One of my most meaningful weekends

One of my most meaningful weekends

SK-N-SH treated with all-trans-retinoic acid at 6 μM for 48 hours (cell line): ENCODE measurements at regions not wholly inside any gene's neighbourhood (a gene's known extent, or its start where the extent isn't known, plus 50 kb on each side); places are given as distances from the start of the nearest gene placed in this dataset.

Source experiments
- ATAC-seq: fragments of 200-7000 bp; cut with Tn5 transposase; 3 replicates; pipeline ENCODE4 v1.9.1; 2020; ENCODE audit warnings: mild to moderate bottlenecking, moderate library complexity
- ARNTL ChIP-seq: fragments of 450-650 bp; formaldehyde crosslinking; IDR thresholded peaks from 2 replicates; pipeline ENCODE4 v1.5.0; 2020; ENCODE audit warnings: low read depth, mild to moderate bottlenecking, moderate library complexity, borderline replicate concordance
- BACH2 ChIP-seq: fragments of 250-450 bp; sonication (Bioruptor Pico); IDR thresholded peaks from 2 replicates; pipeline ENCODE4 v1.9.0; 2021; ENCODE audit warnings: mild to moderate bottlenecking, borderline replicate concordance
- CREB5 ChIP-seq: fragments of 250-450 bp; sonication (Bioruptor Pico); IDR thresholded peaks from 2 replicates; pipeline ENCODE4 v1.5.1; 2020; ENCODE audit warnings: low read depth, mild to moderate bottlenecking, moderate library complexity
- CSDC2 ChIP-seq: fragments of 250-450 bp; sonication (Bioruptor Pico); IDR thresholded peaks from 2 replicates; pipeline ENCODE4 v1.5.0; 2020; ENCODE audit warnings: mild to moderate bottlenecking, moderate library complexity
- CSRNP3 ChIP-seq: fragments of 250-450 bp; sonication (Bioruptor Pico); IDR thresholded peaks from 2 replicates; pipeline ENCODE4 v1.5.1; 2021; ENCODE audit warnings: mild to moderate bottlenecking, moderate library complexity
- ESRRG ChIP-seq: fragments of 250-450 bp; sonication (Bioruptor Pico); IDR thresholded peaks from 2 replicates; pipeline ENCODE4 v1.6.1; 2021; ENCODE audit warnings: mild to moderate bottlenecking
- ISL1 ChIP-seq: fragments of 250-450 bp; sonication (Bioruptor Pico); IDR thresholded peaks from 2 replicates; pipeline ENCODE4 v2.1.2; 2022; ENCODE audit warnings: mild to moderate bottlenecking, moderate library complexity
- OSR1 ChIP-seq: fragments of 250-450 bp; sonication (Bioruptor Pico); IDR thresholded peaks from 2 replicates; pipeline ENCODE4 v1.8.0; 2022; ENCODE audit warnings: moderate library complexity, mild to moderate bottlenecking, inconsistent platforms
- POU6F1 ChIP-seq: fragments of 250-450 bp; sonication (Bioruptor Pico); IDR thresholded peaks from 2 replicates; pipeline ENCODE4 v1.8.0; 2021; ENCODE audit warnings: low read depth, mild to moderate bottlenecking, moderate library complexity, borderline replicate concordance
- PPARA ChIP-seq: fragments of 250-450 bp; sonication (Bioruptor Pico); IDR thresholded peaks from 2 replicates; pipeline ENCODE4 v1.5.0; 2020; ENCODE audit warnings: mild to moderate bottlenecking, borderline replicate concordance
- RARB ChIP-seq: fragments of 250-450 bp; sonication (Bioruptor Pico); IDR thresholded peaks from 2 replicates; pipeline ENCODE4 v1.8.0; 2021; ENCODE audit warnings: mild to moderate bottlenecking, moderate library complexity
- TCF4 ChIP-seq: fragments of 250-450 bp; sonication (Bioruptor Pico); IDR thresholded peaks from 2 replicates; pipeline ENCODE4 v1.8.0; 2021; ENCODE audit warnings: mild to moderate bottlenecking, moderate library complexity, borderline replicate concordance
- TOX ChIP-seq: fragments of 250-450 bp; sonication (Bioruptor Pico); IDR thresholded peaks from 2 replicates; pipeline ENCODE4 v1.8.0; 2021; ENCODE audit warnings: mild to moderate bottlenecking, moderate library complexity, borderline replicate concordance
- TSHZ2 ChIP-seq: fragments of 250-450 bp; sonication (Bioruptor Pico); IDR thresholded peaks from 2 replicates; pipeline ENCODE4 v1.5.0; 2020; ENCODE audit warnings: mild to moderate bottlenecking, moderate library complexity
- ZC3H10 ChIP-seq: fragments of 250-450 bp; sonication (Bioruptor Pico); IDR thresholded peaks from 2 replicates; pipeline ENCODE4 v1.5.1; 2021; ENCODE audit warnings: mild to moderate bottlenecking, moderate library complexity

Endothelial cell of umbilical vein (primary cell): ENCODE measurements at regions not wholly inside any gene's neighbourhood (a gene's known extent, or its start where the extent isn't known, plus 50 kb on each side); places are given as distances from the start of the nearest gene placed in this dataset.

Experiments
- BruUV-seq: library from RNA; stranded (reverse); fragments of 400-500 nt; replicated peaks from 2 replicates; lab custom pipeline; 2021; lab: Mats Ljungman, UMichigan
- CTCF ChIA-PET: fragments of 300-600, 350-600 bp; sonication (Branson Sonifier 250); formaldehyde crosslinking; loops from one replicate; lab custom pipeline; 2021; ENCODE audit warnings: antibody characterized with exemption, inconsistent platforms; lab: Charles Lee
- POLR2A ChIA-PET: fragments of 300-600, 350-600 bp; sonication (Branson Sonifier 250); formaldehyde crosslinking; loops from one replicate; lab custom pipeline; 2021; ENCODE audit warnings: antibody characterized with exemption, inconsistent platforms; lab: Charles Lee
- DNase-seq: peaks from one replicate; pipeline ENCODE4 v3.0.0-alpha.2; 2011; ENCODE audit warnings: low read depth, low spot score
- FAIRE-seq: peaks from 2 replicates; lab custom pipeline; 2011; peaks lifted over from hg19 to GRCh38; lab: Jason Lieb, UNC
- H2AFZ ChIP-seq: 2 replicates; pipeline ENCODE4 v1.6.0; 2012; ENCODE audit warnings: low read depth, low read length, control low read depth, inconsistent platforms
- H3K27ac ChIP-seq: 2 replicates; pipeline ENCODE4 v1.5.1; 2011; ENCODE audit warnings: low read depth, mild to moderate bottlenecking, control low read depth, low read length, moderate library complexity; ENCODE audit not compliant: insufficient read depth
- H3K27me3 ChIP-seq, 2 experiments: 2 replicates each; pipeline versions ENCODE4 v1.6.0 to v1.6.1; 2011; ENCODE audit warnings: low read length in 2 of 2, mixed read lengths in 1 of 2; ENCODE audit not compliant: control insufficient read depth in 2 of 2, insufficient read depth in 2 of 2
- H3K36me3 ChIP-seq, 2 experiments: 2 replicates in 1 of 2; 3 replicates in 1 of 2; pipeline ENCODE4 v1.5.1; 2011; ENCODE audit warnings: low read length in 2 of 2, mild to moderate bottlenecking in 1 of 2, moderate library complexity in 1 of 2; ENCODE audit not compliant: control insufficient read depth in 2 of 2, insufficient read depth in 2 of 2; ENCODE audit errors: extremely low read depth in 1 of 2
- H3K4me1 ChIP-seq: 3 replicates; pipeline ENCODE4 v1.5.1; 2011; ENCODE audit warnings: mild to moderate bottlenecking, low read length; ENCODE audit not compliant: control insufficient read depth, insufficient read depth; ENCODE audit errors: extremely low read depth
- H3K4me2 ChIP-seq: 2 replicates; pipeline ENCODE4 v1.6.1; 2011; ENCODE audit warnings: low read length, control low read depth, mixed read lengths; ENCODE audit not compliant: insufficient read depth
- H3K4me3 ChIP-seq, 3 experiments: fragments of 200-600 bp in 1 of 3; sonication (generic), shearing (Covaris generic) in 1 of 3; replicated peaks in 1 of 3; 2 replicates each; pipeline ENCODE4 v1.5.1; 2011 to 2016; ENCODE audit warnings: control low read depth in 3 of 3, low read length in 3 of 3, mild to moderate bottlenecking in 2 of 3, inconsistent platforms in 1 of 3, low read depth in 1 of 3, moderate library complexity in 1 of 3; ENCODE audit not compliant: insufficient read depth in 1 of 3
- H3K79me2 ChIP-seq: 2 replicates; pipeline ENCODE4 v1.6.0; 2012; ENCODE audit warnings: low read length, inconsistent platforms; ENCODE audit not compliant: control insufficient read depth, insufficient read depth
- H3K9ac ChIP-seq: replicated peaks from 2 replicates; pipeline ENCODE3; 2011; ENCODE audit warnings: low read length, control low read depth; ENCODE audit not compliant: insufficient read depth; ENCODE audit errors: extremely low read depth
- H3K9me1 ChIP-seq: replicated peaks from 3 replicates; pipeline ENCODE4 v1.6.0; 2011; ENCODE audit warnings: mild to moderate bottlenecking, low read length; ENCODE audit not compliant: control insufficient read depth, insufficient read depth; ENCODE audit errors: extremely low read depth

On this Memorial Day, in keeping with my WWII posts, I thought I’d recognize the 10th anniversary of the dedication of the WWII Memorial in Washington D.C. During the weekend of May 28-31, 2004, thousands of WWII veterans gathered in the nation’s capital to see their very special memorial that was long overdue. The weekend was a very special for my wife, Kate, and me. We took my mom and dad — Dad was a World War II Army veteran — to the commemoration, and had one of the most meaningful weekends of our lives. We took the train from Boston to re-create the “rides on the rails” that so many WWII vets took during the war years. When we arrived, we were awestruck by both the grandeur and the simplicity of the memorial, which sits on the Mall in the shadow of the Washington Monument. My dad had the time of his life there — he started off just drinking in the entire experience, and as the weekend wore on, he wound up talking to dozens of veterans from across the country. He (and we) cried at the beauty of the memorial and called it a “sacred place.” We “closed the Memorial” each night, leaving at midnight when the lights went out. I lost my dad in January of 2009, and miss him every day — but I’ll be forever thankful that we had that weekend at the WWII Memorial in 2004. If you haven’t seen the WWII Memorial, by all means, plan to do so — and plan to really spend some time there. It’s the only way you can truly remember the sacrifices and the achievements of our WWII veterans. Wherever you are today, I hope you get a chance to attend a service, visit a cemetery, or remember a veteran of any era in your own special way.